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商业 - 科技

区块链身份认证:美好却不现实?

JEFF JOHN ROBERTS 2018年08月19日

可行的区块链身份认证系统不仅需要公司和个人的合作,还需要政府协助。


上周我去了趟车辆管理局,流程如你所料:不停地填表,在木凳上苦等。那地方简直让你觉得遭遇了技术上的时光倒流,但这可能也不是个大问题——毕竟,只有开车的人才会每过五年造访这里一次。

麻烦在于,在上飞机或进酒吧等许多其他场合,我们也要用到自己的驾驶证。它是一个有力的证件,告诉世人我们是谁。然而,把守这一身份系统的却是笨拙的机动车辆管理局,对带夹子的写字板有着疯狂的迷恋。

这就是为何区块链身份认证如此吸引人。理论上,我们很快就可以把个人数据储存到区块链里了。它使用的生物测定技术可以确保只有那些获得许可的人才能查阅数据。这意味着将来某一天,我们就不再需要Equifax等征信机构来收集和储存我们的个人信息了。在身份认证上,埃森哲(Accenture)和微软(Microsoft)等公司还提出了更加雄心勃勃的设想:利用区块链来帮助难民和世界上的贫困人口获得公民身份和移民纪录。最棒的是,区块链的安全特性意味着黑客入侵和盗取身份信息的难度会大大提升。

这些听起来都很美好,实现起来却极为复杂。因为可行的区块链身份认证系统不仅需要公司和个人的合作,还需要政府协助。政府依旧掌握着定义我们正式身份的终极权力。不幸的是,我在车辆管理所的经历表明政府完全不擅长技术。这意味着要实现“身份的自我主权”的梦想,还有很长的路要走。

令人惊讶的是,当下正红的区块链身份认证初创公司Civic的领袖文尼·林厄姆也同意这一点。在与《财富》(Fortune)的访谈中,林厄姆承认政府和行业可能还要数年时间来敲定区块链身份认证的共同标准。尽管初创公司uPort与瑞士的楚格市签订了推行区块链身份认证系统的协议,但他表示这些只是特殊情况,就像在数字化政府领域,爱沙尼亚属于例外一样。区块链身份认证要在更大范围内发展起来,难度会大得多。

林厄姆表示:“我们研究了区块链投票,意识到任何政府都需要相当一段时间才能推行它。至少在接下来两届美国总统的领导下,我们不会看到通过区块链进行选举的形式。”他补充道,利用区块链帮助世界各地穷人的精神值得赞扬,但目前这一想法基本不现实。

林厄姆称,相反,区块链身份识别系统将会首先在更加平凡的项目上得到采用,例如自动售货机或网站登录等。他预测道,在此之后,它会应用于社交媒体和约会网站。与此同时,这一过程的进展也会很缓慢。

林厄姆表示:“老实说这是个苦差。每周我们都会与几十个用户签约。希望能很快变成每周几百个或几千个。”他补充道,区块链身份认证项目需要结合每天或者每周都要使用的情境才具有可行性。

本质上说,区块链身份认证不单纯是个不切实际的愿景,但在可预见的未来里,驾驶证仍将是我们主要的身份证件之一。(财富中文网)

译者:严匡正 

I went to the DMV last week and the visit unfolded as you’d expect: A lot of filling out paper forms and waiting on wooden benches. The place is a technology time warp and perhaps that’s not a big deal—after all, you only have to go there every 5 years if you want to drive a car.

The trouble is we use our drivers license for many other things, from boarding a plane to entering a bar. Our license is a powerful document that tells the world who we are. And yet, the gatekeeper to this identity system is a goofy motor vehicle agency that has a fetish for clipboards.

That’s why the idea of blockchain for identity is so intriguing. In theory, it will soon be possible to store our personal data on the blockchain, using biometrics to grant access only to those who ask for permission to see it. This could mean a day will come when we no longer need to rely on credit agencies like Equifax to collect and store troves of our personal information. More ambitious visions of identity—backed by the likes of Accenture and Microsoft—envision using blockchain as a way to help refugees and the world’s poor obtain citizenship and immigration records. Best of all, the security features of blockchain could mean hacking and identity theft will become much harder.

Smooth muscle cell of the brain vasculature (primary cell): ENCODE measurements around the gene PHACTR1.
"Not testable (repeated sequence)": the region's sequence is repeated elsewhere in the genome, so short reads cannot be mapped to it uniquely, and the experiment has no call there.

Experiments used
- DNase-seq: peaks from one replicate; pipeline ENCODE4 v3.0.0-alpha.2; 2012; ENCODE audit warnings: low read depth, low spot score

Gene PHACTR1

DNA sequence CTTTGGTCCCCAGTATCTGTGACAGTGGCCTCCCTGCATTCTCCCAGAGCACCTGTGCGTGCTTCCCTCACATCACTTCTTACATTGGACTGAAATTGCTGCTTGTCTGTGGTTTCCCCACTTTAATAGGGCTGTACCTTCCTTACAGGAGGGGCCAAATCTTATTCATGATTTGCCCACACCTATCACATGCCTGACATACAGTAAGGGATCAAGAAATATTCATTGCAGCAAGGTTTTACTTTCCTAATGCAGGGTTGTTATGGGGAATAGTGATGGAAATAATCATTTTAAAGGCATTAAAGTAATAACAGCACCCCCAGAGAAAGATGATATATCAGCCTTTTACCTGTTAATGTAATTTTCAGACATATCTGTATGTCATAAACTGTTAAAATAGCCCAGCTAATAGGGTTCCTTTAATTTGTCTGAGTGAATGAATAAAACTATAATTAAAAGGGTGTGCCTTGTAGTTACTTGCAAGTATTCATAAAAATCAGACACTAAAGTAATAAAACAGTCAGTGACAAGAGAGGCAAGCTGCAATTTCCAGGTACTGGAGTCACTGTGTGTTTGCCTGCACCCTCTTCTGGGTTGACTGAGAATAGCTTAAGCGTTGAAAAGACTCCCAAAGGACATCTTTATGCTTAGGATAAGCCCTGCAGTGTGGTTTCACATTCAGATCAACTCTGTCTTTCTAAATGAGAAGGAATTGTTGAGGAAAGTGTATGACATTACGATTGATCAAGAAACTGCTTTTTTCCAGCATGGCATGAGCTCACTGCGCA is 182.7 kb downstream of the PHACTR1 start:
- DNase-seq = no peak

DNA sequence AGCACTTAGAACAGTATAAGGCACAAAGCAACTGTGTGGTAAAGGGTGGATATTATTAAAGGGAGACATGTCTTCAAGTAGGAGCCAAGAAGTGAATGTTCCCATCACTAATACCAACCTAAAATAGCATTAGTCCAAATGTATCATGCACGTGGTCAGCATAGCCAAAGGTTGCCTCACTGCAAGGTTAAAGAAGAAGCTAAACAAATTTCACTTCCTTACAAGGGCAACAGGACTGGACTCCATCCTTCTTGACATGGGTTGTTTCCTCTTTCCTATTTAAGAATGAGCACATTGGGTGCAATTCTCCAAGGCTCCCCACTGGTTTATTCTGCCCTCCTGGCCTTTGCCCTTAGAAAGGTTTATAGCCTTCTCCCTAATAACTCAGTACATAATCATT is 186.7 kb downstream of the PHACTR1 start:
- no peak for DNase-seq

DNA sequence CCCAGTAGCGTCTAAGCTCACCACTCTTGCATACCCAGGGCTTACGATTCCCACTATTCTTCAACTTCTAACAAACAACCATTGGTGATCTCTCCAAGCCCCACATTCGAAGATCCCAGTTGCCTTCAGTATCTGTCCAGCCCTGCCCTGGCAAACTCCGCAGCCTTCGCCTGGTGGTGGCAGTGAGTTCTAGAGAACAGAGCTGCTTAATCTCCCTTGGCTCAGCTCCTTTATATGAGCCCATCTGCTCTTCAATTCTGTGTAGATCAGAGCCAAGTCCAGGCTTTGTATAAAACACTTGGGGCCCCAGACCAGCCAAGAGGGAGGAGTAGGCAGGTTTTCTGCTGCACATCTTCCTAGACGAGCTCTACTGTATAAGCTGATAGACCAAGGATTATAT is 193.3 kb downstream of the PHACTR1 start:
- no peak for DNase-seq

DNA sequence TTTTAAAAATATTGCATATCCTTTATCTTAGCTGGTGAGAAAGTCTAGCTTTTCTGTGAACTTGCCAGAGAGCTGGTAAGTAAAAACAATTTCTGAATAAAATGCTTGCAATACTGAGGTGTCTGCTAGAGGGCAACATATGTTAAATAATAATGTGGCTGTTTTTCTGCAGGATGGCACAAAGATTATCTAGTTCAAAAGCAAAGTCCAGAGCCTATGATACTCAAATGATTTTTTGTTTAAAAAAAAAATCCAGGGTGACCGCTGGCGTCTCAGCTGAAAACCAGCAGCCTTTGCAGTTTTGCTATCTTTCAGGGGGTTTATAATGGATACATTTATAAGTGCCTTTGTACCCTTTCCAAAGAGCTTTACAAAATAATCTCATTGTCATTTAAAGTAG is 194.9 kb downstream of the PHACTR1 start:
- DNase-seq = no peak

All of this sounds wonderful but horribly complicated. That’s because a viable blockchain ID system would entail coordination among not just businesses and individuals, but also governments—which still possess the ultimate authority to define our official identity. Unfortunately, as my trip to DMV underscored, governments are terrible at technology. This means the dream of “self sovereign identity” could be a long way off.

Surprisingly, one person who agrees is Vinny Lingham, who heads the buzzy blockchain ID startup, Civic. In an interview with Fortune, Lingham acknowledged it could take years for government and industry to agree on a common blockchain standard for identity. And while a startup, uPort, has signed up the Swiss city of Zug to implement a blockchain ID system, he says such examples are outlier cases in the same way Estonia is an outlier when it comes to digital government. It will be much harder for blockchain ID to get traction on a larger scale.

“We looked at blockchain voting, and realized it will take any government of a reasonable size years to implement it. We won’t see elections on the blockchain in the U.S. for at least two more cycles,” said Lingham, adding that using blockchain to help the world’s poor is an admirable but mostly out-of-reach idea for now.

Lingham says adoption of blockchain ID systems is instead going to start with more humble projects, such as vending machines and website log-ins. After that it will spread to applications like social media and dating sites, he predicts. In the meantime, though, it’s going to be slow-going.

“It’s a grind to be honest. Every week we’re signing up dozens of users. Hopefully it’ll soon be hundreds or thousands a week,” Lingham said, adding blockchain ID projects need to find daily and weekly use cases to be viable.

The bottom line is blockchain-for-identity is more than a pie-in-the-sky vision but, for the foreseeable future, our driver’s license is going to remain our primary form of ID.

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